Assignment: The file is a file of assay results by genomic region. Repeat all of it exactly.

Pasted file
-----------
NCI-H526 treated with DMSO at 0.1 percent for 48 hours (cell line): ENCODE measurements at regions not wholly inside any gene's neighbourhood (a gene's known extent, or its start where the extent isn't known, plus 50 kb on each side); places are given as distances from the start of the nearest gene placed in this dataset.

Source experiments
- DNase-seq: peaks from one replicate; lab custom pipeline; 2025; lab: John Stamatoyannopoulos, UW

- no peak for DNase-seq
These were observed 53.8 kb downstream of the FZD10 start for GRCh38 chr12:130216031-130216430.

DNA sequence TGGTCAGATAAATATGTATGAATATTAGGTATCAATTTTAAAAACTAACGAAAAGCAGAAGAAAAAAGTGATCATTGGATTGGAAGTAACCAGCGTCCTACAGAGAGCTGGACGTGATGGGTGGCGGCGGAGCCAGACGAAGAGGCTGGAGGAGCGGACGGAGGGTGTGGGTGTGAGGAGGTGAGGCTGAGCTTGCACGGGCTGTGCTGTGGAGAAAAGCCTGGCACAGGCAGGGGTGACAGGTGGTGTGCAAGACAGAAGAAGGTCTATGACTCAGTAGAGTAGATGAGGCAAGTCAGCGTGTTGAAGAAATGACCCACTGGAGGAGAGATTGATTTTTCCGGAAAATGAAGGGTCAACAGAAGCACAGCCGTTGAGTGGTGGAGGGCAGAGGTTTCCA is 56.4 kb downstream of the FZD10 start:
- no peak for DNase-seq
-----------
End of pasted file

NCI-H526 treated with DMSO at 0.1 percent for 48 hours (cell line): ENCODE measurements at regions not wholly inside any gene's neighbourhood (a gene's known extent, or its start where the extent isn't known, plus 50 kb on each side); places are given as distances from the start of the nearest gene placed in this dataset.

Source experiments
- DNase-seq: peaks from one replicate; lab custom pipeline; 2025; lab: John Stamatoyannopoulos, UW

- no peak for DNase-seq
These were observed 53.8 kb downstream of the FZD10 start for GRCh38 chr12:130216031-130216430.

DNA sequence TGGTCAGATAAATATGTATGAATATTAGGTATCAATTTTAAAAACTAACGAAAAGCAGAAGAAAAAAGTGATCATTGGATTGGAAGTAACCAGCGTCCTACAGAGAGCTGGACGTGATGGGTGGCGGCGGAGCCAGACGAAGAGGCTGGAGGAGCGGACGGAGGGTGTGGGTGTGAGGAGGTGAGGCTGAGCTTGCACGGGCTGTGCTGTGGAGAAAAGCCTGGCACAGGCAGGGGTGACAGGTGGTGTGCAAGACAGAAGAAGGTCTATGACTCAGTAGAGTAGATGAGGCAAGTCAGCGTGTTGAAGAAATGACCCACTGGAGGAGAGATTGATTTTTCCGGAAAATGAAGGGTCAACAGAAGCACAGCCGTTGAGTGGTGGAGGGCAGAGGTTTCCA is 56.4 kb downstream of the FZD10 start:
- no peak for DNase-seq